なぜ?どうして?Currently reading pages 87 to 90


I think めんし is masu stem of 面する.

Hey, this hi-native post is great. I didn’t know this. Makes the translation much better.:+1:

ほんのわずか is an expression.


Thanks Trout, I think you are right. Also, when I type めんし on my phone the first suggestion is 面し.

So we can translate as: Facing out towards the Atlantic Ocean, there is a country called the Bahamas, famous for beautiful seas and beaches.


This is what it is. The trick to remember is that if there’s a word ending in ~い before a comma that doesn’t seem to make any sense, try checking whether it’s a ~ます stem.

I’d honestly translate this more emphatically. “There are a vast number of islands in the Bahamas, but very few of them are inhabited.”

Fun fact for today: Big Major Cay is one of the Exuma cays, the largest of which is Great Exuma, which is… aha, “famous” for being the site of the Fyre Festival in 2017. The Tropic of Cancer passes through Great Exuma.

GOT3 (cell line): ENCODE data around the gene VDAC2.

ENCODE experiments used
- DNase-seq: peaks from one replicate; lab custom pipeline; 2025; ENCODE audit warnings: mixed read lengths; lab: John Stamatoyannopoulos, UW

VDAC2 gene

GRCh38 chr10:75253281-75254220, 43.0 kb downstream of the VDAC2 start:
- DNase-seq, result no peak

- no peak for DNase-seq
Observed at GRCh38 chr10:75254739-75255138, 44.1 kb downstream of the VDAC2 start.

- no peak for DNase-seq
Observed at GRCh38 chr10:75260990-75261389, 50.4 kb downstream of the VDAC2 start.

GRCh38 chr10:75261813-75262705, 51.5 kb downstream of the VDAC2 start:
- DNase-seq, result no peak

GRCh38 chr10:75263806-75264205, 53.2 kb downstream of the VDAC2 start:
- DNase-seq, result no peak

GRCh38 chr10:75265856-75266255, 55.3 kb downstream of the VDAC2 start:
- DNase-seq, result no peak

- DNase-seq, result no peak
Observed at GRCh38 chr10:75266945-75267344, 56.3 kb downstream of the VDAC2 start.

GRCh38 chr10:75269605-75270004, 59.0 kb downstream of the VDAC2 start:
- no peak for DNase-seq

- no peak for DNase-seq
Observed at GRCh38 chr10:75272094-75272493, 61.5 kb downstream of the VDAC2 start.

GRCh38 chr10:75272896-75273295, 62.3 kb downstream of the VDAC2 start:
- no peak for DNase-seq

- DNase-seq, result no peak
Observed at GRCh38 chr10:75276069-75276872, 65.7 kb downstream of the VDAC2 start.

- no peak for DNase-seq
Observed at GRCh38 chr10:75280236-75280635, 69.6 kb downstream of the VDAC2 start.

Page 77

I agree that that hi-native post is great and that it makes for a much better translation, but I don’t see how the pattern fits this sentence!

X is famous for Y

So, it should be:

The Bahamas are famous for its beautiful sea and beaches

But what we actually have is:

beautiful sea and beaches で famous な Bahamas
beautiful sea and beaches are famous for the Bahamas!

I’m sure this is all down to my own confusion (I’ve just re-set to level 6 after being so overwhelmed with Japanese in general); so does anyone have any ideas on how to clear the mist?